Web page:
As the parents of two teen-aged girls, my husband and I held off as long as we could regarding allowing them access to the Snapchat social media platform. Because the content disappears within 10 seconds after opening, it’s an ideal way of sending inappropriate images. Of course, you can freeze the image with your camera, so photos that were meant to be fleeting or only to a certain person don’t necessarily end up that way.
Still, our daughters were persistent in the notions that a) they were respectable young women who would use the platform only to send silly photos with friends they knew, and b) not being on this platform was severely cramping their reputations, as it was THE way “everyone” communicates in their social circles. We caved, but only by getting accounts, too, so we were in on their chats.
Is the old “everybody else is doing it” adage a good reason to allow it? Nope, but we came to the conclusion that our daughters deserved some trust (along with a healthy dose of monitoring). Besides, the filters on Snapchat — things like adding puppy ears and noses to people’s heads or swapping two friends’ faces with each other — are so hilarious that we are constantly being shown the photos they send and receive.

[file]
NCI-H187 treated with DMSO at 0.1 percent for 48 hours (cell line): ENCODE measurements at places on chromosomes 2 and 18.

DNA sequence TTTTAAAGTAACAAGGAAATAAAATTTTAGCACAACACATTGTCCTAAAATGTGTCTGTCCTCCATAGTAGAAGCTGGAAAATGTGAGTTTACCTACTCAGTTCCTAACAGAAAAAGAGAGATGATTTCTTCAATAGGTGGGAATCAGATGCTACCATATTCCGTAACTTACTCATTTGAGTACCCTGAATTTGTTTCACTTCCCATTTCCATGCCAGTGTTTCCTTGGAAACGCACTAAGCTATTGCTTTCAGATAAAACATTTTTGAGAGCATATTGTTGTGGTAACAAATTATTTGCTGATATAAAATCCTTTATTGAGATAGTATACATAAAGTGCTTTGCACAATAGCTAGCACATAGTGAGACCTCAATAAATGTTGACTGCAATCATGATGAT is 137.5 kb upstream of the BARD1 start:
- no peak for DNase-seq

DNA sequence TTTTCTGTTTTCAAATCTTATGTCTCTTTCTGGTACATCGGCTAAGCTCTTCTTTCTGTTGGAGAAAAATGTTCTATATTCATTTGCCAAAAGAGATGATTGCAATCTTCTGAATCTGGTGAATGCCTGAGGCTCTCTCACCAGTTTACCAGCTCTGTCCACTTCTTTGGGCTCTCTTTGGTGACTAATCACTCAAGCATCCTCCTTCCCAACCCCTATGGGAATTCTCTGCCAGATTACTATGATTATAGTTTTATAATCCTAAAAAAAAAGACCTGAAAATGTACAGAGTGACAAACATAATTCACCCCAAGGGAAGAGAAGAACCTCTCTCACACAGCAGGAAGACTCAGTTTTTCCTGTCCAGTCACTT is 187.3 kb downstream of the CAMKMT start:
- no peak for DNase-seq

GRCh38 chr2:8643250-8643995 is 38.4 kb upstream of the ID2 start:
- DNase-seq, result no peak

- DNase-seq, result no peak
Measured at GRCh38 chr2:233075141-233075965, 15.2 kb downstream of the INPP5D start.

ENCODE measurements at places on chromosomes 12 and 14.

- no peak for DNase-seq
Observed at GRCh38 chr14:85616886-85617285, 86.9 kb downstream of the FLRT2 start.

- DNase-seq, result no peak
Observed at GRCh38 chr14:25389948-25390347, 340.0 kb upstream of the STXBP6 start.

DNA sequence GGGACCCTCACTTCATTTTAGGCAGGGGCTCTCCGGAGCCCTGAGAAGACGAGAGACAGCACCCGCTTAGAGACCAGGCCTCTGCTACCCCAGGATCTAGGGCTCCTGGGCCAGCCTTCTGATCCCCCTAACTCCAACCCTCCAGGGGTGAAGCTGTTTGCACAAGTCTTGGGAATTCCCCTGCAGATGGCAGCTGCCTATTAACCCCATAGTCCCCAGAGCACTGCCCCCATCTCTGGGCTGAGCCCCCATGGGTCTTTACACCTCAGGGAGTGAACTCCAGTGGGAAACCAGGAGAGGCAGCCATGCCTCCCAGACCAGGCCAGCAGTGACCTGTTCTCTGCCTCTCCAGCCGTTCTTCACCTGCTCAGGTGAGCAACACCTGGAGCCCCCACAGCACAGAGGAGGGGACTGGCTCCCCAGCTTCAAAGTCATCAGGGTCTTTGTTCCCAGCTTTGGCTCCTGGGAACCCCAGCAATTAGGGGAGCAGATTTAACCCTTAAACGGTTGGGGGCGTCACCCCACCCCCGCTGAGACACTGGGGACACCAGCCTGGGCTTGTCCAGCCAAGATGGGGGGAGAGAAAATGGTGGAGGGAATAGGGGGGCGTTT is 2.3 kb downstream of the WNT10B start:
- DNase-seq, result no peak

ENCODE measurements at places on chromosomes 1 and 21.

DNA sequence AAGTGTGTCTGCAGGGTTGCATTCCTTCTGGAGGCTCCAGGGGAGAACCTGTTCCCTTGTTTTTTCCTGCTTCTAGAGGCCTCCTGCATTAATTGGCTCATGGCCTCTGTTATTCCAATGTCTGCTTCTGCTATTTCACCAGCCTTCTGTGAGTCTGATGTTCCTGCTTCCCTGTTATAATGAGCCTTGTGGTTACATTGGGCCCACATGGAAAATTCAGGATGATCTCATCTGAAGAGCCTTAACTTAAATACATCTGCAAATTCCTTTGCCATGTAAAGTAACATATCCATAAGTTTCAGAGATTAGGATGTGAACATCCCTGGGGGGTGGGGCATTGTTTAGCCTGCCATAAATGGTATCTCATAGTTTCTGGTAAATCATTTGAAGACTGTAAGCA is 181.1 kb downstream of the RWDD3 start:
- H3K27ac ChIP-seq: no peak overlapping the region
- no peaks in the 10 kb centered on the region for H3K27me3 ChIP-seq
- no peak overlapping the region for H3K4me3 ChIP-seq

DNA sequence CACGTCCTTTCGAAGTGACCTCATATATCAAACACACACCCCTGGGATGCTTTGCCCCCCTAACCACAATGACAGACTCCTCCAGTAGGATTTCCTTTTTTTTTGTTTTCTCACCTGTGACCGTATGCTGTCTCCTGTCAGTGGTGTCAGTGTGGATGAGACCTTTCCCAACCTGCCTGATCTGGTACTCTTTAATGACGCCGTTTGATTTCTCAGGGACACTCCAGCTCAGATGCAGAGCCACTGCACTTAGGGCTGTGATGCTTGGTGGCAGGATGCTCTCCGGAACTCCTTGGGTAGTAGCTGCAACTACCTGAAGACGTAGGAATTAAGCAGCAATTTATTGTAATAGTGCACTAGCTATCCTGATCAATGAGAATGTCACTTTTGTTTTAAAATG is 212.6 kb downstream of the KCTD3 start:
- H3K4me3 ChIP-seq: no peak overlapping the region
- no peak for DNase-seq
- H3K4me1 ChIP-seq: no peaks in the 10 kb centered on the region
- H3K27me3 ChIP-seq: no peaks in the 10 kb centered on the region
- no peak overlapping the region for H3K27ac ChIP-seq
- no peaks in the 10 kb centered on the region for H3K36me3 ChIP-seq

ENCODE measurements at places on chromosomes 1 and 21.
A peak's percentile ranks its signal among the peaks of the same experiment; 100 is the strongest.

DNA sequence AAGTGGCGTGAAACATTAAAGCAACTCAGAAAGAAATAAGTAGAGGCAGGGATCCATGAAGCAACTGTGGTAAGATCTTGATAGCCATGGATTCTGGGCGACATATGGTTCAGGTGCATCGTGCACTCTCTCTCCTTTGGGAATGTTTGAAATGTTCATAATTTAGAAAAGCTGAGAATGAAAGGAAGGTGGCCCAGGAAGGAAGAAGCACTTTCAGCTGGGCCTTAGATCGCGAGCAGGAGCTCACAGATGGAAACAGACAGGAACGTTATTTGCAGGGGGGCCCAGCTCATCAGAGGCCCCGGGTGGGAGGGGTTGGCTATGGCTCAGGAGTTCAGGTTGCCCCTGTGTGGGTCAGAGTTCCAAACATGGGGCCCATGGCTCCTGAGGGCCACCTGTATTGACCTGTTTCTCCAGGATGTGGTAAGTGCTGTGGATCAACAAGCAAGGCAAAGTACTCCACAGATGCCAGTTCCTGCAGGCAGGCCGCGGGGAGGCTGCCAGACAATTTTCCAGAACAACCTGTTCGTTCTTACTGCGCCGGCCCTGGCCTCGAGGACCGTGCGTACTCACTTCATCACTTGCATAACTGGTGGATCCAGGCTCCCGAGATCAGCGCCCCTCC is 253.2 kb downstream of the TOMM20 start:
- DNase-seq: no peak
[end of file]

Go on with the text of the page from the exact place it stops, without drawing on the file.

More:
I bring this all up because before coming across Marketing Specialist Emma Fitzpatrick’s post, I never thought of Snapchat as something a service business could use. But of course, it can, and Fitzpatrick spells out how.
The caveat to her persuasion of joining the ranks of businesses on Snapchat is that your target audience should be within the 18-34 age range. She notes that 14 percent of users are 35 and over, but I have a sneaking suspicion that the majority of that group is comprised of parents like me joining to monitor what our kids are doing. I could be wrong, of course. Using a filter to turn one’s spouse into a monster zombie, for example, has a special satisfaction.
“I don’t have enough customers in that age range to make it worth my time,” you protest. Ah, but these “youngsters” are growing older and gaining more disposable income by the day. If you’re treating college dorms, for example, why not post a video of a gruesome bed bug infestation, followed by ways they can check their beds and report problems? If you’re going to be exhibiting at a community festival this summer, will you show your company mascot interacting with kids, inviting young families to come meet Bugsy in person? Try swapping faces of your K-9 handler with her termite-sniffing K-9. The bottom line: Absurd, but lighthearted is the approach to take.
Now it’s your turn: Are you using Snapchat to market your business? In what ways? We want to know! Sound off below or email me at firstname.lastname@example.org to discuss.